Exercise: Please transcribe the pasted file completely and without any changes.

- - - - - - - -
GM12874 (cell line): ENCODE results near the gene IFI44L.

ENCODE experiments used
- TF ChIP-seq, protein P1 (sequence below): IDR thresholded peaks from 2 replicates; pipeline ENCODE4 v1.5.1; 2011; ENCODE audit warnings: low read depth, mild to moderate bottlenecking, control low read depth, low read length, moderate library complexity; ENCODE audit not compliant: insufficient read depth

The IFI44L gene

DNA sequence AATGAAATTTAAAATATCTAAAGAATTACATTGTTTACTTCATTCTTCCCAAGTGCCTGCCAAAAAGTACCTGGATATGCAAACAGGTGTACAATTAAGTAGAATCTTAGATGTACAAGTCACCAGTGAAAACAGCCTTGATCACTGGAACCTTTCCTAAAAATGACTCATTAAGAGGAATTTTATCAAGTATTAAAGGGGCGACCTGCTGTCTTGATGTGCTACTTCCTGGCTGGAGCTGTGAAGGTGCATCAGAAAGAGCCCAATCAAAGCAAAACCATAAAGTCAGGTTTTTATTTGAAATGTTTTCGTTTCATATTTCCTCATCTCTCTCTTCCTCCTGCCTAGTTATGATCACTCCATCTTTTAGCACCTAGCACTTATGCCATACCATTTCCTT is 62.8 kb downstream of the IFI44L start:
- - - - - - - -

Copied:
GM12874 (cell line): ENCODE results near the gene IFI44L.

ENCODE experiments used
- TF ChIP-seq, protein P1 (sequence below): IDR thresholded peaks from 2 replicates; pipeline ENCODE4 v1.5.1; 2011; ENCODE audit warnings: low read depth, mild to moderate bottlenecking, control low read depth, low read length, moderate library complexity; ENCODE audit not compliant: insufficient read depth

The IFI44L gene

DNA sequence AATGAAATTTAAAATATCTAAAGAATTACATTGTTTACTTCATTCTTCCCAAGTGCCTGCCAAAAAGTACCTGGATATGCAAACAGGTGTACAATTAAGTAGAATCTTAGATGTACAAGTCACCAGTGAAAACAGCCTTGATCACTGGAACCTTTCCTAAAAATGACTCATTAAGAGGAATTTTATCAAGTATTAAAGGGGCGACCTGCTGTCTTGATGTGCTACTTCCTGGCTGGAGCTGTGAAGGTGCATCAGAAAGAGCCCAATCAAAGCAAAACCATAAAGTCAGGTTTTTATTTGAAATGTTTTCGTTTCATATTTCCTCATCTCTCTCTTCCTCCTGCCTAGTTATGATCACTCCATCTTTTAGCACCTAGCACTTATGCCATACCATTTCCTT is 62.8 kb downstream of the IFI44L start: